Once you have a hard-earned customer, you want to generate as much revenue from that relationship as possible. Here’s a simple and repeatable process you can use to turn yourself or your employees into merchandise-selling, cash-extracting experts.
After reading the case study below, you’ll know how to measure sales progress and set goals for improvement. You’ll be able to create a system that makes it easy to really engage customers. You’ll also be equipped to systematically help customers shop more, consider and understand merchandise, and buy more.
Measuring Progress and Setting Goals
When my company wanted to see how its portfolio of storage properties was performing in the area of merchandise sales, we recognized that we needed a way to track our progress. We wanted a metric that would help us not only see the progress of individual stores, but to compare one store manager to another.
Gross sales volume was the obvious place to start. However, we found it wasn’t helpful to compare the gross sales of larger stores with smaller ones, or stores that rented trucks with stores that didn’t. Effectively evaluating the performance of onsite managers across stores requires a different metric. What worked was tracking the amount of merchandise sold per move-in. This helped us focus on the manager’s contribution by the level of traffic coming through the office.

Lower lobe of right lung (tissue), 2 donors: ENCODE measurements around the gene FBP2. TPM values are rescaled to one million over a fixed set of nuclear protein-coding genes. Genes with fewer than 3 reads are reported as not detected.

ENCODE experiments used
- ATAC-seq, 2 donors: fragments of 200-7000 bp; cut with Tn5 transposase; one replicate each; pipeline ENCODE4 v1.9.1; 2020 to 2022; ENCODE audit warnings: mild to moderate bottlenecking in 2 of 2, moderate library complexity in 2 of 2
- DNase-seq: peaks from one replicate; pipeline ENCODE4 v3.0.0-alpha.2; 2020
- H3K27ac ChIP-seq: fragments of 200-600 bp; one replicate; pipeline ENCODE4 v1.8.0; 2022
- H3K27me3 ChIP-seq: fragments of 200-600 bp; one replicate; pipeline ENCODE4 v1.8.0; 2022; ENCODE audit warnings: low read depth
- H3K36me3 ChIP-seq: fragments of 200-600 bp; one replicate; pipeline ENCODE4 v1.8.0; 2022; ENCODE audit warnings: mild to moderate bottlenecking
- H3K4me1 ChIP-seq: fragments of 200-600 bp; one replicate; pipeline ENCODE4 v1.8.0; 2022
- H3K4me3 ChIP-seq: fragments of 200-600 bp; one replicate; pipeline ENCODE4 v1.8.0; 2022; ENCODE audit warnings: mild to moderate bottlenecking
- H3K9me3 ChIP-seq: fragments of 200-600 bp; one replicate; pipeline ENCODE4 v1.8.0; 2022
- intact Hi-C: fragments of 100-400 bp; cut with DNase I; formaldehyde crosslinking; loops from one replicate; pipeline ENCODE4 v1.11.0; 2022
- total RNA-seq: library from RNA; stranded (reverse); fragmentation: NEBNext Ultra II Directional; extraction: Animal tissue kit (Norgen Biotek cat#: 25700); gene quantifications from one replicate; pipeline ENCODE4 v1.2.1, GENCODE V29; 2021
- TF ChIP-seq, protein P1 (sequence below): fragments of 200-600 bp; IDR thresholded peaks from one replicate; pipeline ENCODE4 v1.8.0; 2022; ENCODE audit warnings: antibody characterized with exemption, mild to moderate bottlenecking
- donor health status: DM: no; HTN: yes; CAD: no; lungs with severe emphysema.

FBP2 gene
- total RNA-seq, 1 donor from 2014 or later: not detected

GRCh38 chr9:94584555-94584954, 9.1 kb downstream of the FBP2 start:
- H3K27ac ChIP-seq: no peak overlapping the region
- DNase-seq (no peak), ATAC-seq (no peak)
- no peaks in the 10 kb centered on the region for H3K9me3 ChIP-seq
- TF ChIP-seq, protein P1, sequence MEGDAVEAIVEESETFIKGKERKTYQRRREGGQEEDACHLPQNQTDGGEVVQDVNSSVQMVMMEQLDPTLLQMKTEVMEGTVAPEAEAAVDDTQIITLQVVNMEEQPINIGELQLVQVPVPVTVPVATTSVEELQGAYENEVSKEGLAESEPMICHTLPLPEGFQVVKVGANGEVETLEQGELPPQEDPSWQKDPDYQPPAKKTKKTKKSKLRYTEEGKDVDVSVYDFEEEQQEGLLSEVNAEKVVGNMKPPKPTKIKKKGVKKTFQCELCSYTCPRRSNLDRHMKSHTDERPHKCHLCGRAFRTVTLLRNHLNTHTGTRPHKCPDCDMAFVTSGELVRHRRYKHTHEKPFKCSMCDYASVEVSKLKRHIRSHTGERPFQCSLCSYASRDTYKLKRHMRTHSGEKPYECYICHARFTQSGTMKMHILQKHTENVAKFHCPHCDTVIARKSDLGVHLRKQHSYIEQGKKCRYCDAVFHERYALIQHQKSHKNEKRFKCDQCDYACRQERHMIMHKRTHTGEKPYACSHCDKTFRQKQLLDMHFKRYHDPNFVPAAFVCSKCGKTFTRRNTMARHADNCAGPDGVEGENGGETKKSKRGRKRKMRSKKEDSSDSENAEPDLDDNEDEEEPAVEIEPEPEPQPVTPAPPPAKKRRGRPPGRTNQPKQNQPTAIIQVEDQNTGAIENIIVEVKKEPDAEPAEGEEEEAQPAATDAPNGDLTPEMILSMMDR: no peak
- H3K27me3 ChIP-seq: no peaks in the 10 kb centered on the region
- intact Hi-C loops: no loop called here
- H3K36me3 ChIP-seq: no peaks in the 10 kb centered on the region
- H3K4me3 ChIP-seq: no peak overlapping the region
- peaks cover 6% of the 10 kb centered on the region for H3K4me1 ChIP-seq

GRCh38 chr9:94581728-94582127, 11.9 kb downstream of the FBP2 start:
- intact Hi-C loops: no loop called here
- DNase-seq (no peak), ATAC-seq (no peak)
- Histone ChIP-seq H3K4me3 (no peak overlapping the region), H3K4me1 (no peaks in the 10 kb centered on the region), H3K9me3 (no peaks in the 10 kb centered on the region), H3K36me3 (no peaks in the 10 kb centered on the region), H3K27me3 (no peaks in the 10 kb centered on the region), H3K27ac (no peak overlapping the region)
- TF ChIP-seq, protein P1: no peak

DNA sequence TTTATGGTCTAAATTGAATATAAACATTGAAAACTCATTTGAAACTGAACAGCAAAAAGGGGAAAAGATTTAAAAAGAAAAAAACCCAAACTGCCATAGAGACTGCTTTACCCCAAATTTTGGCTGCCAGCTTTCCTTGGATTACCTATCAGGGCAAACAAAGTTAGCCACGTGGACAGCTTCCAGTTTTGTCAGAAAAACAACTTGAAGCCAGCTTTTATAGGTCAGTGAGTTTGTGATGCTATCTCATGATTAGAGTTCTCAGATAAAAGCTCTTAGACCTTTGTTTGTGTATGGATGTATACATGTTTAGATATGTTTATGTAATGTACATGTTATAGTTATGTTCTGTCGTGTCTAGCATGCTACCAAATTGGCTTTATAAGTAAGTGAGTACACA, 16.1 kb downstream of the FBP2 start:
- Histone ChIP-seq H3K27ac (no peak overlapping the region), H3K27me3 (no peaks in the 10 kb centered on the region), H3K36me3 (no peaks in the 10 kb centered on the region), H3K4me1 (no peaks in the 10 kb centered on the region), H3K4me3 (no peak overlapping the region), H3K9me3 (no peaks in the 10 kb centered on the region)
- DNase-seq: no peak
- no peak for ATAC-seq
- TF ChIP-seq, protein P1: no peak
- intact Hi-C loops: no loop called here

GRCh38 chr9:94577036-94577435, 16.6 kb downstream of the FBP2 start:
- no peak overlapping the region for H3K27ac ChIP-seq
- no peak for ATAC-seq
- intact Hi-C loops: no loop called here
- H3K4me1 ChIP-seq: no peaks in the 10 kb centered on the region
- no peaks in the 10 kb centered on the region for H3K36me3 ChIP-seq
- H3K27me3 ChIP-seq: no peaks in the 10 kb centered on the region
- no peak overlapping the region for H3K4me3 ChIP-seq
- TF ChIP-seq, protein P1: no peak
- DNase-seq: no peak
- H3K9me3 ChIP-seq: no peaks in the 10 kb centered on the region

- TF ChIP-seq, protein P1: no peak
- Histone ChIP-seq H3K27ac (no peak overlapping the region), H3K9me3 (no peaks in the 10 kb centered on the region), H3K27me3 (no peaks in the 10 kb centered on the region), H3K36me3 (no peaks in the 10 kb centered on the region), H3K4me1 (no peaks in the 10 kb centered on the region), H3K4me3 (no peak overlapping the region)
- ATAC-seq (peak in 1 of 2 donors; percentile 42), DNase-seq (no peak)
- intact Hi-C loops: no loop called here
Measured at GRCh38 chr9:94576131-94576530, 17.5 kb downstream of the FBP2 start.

To make comparisons among stores, we separated them into two peer groups: those with rental trucks and those without. What we discovered is stores without rental trucks were selling between $8 and $13 of merchandise per move-in. This was disappointing, because it meant that, on average, we were selling less than one disc lock per move-in. With this data in hand, we were determined to do better.
We began the improvement process by meeting with our store manager. Together we reviewed her historic merchandise sales and set a goal to do better. She was motivated to try harder because she knew her performance was tracked, and the clear metric provided a scoreboard that gave her instant feedback with every transaction. Her efforts were soon rewarded with a modest increase in overall and per-move-in sales. But despite the improvement, we hadn’t yet met our goal. There was still something missing.